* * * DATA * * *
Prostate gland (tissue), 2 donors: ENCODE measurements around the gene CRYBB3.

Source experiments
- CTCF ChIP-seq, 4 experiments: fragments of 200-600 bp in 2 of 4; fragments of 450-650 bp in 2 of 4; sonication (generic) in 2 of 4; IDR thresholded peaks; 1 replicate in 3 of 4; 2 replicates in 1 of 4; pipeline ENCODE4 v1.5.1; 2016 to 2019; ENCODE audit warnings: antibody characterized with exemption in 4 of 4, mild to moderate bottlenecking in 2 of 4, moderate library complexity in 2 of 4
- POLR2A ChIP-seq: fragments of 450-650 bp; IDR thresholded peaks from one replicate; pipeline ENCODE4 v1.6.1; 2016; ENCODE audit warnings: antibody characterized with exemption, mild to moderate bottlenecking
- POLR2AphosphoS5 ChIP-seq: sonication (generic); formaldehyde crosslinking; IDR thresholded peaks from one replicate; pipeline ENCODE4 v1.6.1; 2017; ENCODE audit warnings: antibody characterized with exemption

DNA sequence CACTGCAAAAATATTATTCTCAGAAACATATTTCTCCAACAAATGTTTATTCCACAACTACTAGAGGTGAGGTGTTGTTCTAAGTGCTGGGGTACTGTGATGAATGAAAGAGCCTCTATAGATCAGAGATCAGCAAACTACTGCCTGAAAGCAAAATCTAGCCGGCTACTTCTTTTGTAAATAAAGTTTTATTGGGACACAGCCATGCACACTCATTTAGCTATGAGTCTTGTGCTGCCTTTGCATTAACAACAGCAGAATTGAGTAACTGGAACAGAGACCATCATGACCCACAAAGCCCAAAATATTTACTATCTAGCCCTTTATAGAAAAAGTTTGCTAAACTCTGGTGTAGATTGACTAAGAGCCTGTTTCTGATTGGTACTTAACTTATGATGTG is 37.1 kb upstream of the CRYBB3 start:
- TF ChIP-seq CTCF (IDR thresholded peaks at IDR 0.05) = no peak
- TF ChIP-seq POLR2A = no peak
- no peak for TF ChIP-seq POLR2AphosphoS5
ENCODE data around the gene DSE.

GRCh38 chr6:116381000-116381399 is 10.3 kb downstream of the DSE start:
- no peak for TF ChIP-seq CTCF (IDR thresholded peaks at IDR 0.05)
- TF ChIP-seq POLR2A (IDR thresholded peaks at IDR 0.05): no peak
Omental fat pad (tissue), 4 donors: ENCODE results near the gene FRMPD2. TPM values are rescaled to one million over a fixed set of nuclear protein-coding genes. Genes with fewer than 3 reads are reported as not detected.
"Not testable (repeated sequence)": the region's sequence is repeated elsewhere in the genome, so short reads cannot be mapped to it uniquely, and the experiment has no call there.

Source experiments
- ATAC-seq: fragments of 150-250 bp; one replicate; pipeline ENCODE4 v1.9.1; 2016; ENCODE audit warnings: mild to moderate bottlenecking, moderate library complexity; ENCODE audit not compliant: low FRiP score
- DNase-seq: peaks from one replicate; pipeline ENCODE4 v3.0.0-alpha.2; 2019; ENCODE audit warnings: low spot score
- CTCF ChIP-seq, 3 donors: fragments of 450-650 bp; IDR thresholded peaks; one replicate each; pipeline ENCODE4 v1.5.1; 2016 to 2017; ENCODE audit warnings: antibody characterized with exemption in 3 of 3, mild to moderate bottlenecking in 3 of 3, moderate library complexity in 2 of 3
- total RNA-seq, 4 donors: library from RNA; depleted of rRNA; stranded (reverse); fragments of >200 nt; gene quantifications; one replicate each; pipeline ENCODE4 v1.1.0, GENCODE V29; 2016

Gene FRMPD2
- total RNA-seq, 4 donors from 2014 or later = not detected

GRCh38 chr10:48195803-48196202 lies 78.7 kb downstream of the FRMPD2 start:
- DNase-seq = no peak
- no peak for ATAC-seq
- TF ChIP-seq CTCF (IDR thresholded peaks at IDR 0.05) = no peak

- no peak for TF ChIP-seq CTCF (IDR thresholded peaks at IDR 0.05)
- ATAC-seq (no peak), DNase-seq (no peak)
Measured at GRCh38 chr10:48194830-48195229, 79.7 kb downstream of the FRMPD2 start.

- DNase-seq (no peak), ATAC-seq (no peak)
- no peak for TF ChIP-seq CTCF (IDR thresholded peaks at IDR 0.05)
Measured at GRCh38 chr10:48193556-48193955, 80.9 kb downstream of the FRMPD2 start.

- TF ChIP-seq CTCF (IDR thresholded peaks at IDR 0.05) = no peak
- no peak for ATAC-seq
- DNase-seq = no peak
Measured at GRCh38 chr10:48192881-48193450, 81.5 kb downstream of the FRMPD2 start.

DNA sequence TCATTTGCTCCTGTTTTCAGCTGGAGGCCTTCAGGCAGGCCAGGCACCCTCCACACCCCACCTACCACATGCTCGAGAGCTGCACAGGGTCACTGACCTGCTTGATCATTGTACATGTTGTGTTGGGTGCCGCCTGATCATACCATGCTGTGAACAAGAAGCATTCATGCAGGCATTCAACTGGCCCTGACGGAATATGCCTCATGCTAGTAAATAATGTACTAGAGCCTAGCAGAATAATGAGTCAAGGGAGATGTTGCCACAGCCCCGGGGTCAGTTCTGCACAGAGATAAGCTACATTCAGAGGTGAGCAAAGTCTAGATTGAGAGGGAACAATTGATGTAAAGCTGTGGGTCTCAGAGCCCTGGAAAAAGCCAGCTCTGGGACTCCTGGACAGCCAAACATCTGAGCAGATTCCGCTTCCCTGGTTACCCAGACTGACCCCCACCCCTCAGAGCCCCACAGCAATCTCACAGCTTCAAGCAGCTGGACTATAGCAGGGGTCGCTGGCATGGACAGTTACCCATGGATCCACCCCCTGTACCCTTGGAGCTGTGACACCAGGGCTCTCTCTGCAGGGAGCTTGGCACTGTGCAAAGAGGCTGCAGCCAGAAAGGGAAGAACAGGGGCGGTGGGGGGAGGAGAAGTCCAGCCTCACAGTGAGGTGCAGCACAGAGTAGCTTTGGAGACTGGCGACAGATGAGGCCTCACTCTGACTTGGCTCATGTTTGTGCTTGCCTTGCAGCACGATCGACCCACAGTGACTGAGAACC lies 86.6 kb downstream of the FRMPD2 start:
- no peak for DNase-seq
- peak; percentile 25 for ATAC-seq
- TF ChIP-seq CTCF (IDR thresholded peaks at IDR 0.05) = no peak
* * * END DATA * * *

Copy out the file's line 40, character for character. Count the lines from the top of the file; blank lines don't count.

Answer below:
- TF ChIP-seq CTCF (IDR thresholded peaks at IDR 0.05) = no peak